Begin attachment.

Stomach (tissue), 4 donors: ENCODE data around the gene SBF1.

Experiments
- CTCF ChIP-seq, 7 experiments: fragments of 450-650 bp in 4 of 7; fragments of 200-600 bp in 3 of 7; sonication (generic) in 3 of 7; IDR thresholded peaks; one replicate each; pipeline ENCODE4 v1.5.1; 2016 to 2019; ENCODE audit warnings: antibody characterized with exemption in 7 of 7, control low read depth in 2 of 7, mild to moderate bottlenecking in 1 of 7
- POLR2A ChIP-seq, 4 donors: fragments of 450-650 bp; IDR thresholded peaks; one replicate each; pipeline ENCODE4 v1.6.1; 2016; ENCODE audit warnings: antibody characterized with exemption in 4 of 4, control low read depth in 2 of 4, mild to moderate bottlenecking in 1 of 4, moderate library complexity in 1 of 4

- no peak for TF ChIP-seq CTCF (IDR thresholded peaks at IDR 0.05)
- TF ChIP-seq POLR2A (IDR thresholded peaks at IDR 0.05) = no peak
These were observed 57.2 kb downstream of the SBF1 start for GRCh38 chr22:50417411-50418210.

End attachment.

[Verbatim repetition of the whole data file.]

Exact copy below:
Stomach (tissue), 4 donors: ENCODE data around the gene SBF1.

Experiments
- CTCF ChIP-seq, 7 experiments: fragments of 450-650 bp in 4 of 7; fragments of 200-600 bp in 3 of 7; sonication (generic) in 3 of 7; IDR thresholded peaks; one replicate each; pipeline ENCODE4 v1.5.1; 2016 to 2019; ENCODE audit warnings: antibody characterized with exemption in 7 of 7, control low read depth in 2 of 7, mild to moderate bottlenecking in 1 of 7
- POLR2A ChIP-seq, 4 donors: fragments of 450-650 bp; IDR thresholded peaks; one replicate each; pipeline ENCODE4 v1.6.1; 2016; ENCODE audit warnings: antibody characterized with exemption in 4 of 4, control low read depth in 2 of 4, mild to moderate bottlenecking in 1 of 4, moderate library complexity in 1 of 4

- no peak for TF ChIP-seq CTCF (IDR thresholded peaks at IDR 0.05)
- TF ChIP-seq POLR2A (IDR thresholded peaks at IDR 0.05) = no peak
These were observed 57.2 kb downstream of the SBF1 start for GRCh38 chr22:50417411-50418210.